The plan to catch the person making bomb threats against a high school in Lacey, Washington in 2007 sounded innovative. People who make those kinds of threats often like to revel in the publicity they create, and the FBI set a trap for the suspect using that theory. Investigators created a fake Associated Press story and embedded it and a link to a fake Seattle Times webpage in a message on the suspect’s (presumably anonymous) MySpace account. When the juvenile suspect clicked the link, the FBI traced his computer and made an arrest.

Everyone’s happy, right? The potential terrorist has been caught, the high school and its students are safe, and the operation didn’t require an overwhelming law-enforcement response. Sounds like a win-win to everyone not affiliated with the Seattle Times and the Electronic Frontier Foundation (EFF), which exposed the operation. The newspaper is not amused by the covert operation:

The deception was publicized Monday when Christopher Soghoian, the principal technologist for the American Civil Liberties Union in Washington, D.C., revealed it on Twitter.

In an interview, Soghoian called the incident “outrageous” and said the practice could result in “significant collateral damage to the public trust” if law enforcement begins co-opting the media for its purposes. …

“We are outraged that the FBI, with the apparent assistance of the U.S. Attorney’s Office, misappropriated the name of The Seattle Times to secretly install spyware on the computer of a crime suspect,” said Seattle Times Editor Kathy Best.

“Not only does that cross a line, it erases it,” she said.

“Our reputation and our ability to do our job as a government watchdog are based on trust. Nothing is more fundamental to that trust than our independence — from law enforcement, from government, from corporations and from all other special interests,” Best said. “The FBI’s actions, taken without our knowledge, traded on our reputation and put it at peril.”

With whom, exactly? The only people who knew of the deception were the suspect and the FBI prior to EFF and the ACLU reporting on the incident, and the Times amplifying the story through its own reporting — seven years later. The ACLU isn’t happy about it either, equating the operation with the attempts to use medical personnel in Pakistan as a cover to find Osama bin Laden:

Christopher Soghoian, the ACLU principal technologist who tweeted the revelation Monday, said he felt the move was as big of a violation of public trust as the sham vaccination program that the U.S. government famously ran in Pakistan to gather intelligence about Osama bin Laden’s whereabouts.

“Impersonating the press is just as outrageous as impersonating doctors. The press plays such a vital role in our democracy and if people believe that clicking on a link to a newspaper is going to get them infected with FBI malware, they may be hesitant to read certain articles,” he said.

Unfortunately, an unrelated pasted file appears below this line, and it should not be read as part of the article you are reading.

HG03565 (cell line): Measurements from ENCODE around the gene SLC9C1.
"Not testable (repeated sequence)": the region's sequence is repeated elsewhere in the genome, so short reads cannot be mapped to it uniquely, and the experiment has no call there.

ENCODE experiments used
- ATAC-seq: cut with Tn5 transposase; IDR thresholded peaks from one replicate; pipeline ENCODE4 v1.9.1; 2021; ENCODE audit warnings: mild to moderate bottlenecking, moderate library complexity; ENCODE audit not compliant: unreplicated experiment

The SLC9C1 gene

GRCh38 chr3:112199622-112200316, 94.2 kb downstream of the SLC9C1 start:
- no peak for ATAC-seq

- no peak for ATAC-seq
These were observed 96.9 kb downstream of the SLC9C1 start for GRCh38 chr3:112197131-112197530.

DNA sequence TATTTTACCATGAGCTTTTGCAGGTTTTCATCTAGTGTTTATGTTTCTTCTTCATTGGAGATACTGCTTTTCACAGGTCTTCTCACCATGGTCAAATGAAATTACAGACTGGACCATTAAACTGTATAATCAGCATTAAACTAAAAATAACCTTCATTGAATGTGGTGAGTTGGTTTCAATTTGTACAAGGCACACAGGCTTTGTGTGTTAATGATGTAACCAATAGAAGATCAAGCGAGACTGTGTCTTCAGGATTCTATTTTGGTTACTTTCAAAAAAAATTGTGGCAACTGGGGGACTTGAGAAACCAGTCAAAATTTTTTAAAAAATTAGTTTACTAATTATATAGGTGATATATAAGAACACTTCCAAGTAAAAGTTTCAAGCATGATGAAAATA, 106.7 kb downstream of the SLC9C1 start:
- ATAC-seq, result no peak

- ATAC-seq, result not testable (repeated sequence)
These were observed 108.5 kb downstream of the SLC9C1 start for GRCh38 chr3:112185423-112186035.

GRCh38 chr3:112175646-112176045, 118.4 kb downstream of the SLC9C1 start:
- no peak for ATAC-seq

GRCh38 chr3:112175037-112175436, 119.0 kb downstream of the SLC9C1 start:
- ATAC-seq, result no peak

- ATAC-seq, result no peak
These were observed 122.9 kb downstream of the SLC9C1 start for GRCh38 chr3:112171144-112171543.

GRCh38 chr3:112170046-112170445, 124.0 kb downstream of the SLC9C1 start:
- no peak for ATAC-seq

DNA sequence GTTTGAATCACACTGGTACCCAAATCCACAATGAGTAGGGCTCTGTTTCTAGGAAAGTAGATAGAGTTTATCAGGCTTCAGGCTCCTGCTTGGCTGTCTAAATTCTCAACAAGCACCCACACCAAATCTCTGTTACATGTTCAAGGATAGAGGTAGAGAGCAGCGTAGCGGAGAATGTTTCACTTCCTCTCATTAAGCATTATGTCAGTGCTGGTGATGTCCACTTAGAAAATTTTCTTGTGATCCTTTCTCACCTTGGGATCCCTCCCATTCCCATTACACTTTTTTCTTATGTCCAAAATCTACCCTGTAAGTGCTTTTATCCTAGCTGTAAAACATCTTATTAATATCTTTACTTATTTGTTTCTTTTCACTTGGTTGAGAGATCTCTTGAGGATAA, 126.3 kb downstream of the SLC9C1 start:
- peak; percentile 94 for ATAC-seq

The objection in that case wasn’t an intrusion on civil liberties, but the potential to put real medical missionaries at risk in terror-impacted areas. That became all too real when attempts to vaccinate against polio ended up thwarted by the Taliban after the bin Laden operation, but what’s the risk here? That people won’t open spam? The FBI says the newspaper has its priorities out of order:

The special agent in charge of the FBI in Seattle defended the technique, according to The Seattle Times.

“Every effort we made in this investigation had the goal of preventing a tragic event like what happened at Marysville and Seattle Pacific University,” Frank Montoya Jr. said in a statement, referring to recent fatal school shootings in the Seattle area. “We identified a specific subject of an investigation and used a technique that we deemed would be effective in preventing a possible act of violence in a school setting.

“Use of that type of technique happens in very rare circumstances and only when there is sufficient reason to believe it could be successful in resolving a threat,” he said.

The readers of the Seattle Times seem a little unclear on the source of the outrage, too. The comments are only accessible for those who have a user account, but one is easy (and free) to create. Several of their commenters note that the Times itself harvests user data to target them for advertising, which is standard practice for websites but still a bit of a non-sequitur in relation to this story. The Times, after all, chooses to use its own resources for that purpose, which is different than having the FBI using the Times’ reputation for their own investigative purposes.

However, as a few commenters noted, it’s not as if the FBI set up a competing web page and drew readers away, nor did they act without court supervision:

If the FBI had hacked the Seattle Times website to plant this fake story and malware, then the newspaper would have something to complain about. But this was a discrete action, a fake web page that was never in general circulation, never linked to the Seattle Times site at all, and sent only to the suspect. And all done under authority of a search warrant.

The web page set up by the FBI had one viewer — the suspect. They didn’t promote it as a way to snare the Times’ readers or steal traffic away from their site, nor does this impact public perception of their work. They had a legitimate crime to investigate and made sure the operation was narrowly targeted to the potential suspect. It may raise some questions about how far the FBI and other law-enforcement agencies can go in this direction, but (a) the courts are capable of dealing with that question through the warrant and trial process, and (b) this case doesn’t intrude on the Times’ operation at all. It’s worth noting, but this didn’t cross any lines, let alone erase them.